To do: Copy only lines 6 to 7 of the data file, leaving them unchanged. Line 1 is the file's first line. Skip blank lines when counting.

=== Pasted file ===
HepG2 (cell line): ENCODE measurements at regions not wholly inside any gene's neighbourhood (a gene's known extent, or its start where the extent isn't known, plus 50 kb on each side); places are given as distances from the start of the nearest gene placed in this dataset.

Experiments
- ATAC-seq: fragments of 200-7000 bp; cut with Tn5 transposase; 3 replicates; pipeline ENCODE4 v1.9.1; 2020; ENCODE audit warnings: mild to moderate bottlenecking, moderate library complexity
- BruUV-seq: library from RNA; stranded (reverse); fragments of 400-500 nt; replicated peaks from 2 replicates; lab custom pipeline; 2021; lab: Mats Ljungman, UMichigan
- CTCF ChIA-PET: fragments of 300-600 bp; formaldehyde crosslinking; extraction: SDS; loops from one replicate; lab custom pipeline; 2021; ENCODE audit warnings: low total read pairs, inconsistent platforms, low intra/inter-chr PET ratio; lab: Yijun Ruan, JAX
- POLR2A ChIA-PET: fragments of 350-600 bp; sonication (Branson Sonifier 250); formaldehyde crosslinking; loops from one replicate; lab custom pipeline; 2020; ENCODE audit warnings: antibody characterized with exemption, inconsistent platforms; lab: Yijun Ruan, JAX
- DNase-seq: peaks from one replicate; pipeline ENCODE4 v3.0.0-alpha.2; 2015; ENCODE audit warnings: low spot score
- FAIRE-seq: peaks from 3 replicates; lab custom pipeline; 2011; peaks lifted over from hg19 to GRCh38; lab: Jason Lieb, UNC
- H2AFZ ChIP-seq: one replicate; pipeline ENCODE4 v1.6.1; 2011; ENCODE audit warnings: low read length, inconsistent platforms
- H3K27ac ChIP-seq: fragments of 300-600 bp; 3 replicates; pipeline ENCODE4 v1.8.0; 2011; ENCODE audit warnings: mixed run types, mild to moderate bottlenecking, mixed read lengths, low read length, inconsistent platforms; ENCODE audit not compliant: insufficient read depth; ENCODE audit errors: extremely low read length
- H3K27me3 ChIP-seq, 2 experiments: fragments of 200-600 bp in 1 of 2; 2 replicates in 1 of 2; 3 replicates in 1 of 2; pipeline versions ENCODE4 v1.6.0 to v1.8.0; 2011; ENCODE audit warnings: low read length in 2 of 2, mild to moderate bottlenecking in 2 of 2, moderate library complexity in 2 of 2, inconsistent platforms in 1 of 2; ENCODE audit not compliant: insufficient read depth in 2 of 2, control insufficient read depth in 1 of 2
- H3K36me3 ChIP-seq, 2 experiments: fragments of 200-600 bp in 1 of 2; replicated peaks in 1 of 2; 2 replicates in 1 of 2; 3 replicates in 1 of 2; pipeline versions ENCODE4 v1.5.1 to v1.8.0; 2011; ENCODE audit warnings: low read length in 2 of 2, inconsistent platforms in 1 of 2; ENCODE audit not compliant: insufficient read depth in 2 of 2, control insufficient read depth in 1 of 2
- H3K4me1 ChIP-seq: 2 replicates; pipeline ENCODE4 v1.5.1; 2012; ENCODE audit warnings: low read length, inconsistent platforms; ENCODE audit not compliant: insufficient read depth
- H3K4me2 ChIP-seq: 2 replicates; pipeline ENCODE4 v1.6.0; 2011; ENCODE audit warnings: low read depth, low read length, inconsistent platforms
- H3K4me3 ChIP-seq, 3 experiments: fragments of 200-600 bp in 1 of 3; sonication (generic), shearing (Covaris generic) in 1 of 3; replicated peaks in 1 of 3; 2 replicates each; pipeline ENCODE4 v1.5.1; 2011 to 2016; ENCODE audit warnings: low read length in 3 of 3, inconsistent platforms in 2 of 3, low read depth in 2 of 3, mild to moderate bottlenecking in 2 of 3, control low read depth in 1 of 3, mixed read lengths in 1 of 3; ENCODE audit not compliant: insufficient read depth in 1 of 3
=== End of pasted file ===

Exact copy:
- POLR2A ChIA-PET: fragments of 350-600 bp; sonication (Branson Sonifier 250); formaldehyde crosslinking; loops from one replicate; lab custom pipeline; 2020; ENCODE audit warnings: antibody characterized with exemption, inconsistent platforms; lab: Yijun Ruan, JAX
- DNase-seq: peaks from one replicate; pipeline ENCODE4 v3.0.0-alpha.2; 2015; ENCODE audit warnings: low spot score